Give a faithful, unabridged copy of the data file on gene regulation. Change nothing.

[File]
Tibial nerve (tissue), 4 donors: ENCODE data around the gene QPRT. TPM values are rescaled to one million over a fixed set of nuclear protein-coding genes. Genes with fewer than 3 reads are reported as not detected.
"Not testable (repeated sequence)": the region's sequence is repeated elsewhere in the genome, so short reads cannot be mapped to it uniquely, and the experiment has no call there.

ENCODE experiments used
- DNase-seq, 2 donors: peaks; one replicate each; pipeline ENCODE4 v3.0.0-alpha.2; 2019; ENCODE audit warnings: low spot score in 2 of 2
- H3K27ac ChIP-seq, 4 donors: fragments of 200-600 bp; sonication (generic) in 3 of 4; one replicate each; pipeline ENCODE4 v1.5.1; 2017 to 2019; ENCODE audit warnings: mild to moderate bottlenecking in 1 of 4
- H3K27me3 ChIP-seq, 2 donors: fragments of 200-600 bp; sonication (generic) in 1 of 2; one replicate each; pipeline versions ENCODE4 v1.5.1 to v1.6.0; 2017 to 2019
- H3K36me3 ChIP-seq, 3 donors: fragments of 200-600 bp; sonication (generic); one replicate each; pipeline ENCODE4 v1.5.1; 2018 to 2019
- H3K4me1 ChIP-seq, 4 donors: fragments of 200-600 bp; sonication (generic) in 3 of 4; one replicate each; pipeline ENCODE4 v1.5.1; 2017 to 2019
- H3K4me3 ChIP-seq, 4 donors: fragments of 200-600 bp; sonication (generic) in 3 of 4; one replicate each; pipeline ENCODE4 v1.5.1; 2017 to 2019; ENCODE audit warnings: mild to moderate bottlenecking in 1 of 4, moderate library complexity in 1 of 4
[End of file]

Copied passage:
Tibial nerve (tissue), 4 donors: ENCODE data around the gene QPRT. TPM values are rescaled to one million over a fixed set of nuclear protein-coding genes. Genes with fewer than 3 reads are reported as not detected.
"Not testable (repeated sequence)": the region's sequence is repeated elsewhere in the genome, so short reads cannot be mapped to it uniquely, and the experiment has no call there.

ENCODE experiments used
- DNase-seq, 2 donors: peaks; one replicate each; pipeline ENCODE4 v3.0.0-alpha.2; 2019; ENCODE audit warnings: low spot score in 2 of 2
- H3K27ac ChIP-seq, 4 donors: fragments of 200-600 bp; sonication (generic) in 3 of 4; one replicate each; pipeline ENCODE4 v1.5.1; 2017 to 2019; ENCODE audit warnings: mild to moderate bottlenecking in 1 of 4
- H3K27me3 ChIP-seq, 2 donors: fragments of 200-600 bp; sonication (generic) in 1 of 2; one replicate each; pipeline versions ENCODE4 v1.5.1 to v1.6.0; 2017 to 2019
- H3K36me3 ChIP-seq, 3 donors: fragments of 200-600 bp; sonication (generic); one replicate each; pipeline ENCODE4 v1.5.1; 2018 to 2019
- H3K4me1 ChIP-seq, 4 donors: fragments of 200-600 bp; sonication (generic) in 3 of 4; one replicate each; pipeline ENCODE4 v1.5.1; 2017 to 2019
- H3K4me3 ChIP-seq, 4 donors: fragments of 200-600 bp; sonication (generic) in 3 of 4; one replicate each; pipeline ENCODE4 v1.5.1; 2017 to 2019; ENCODE audit warnings: mild to moderate bottlenecking in 1 of 4, moderate library complexity in 1 of 4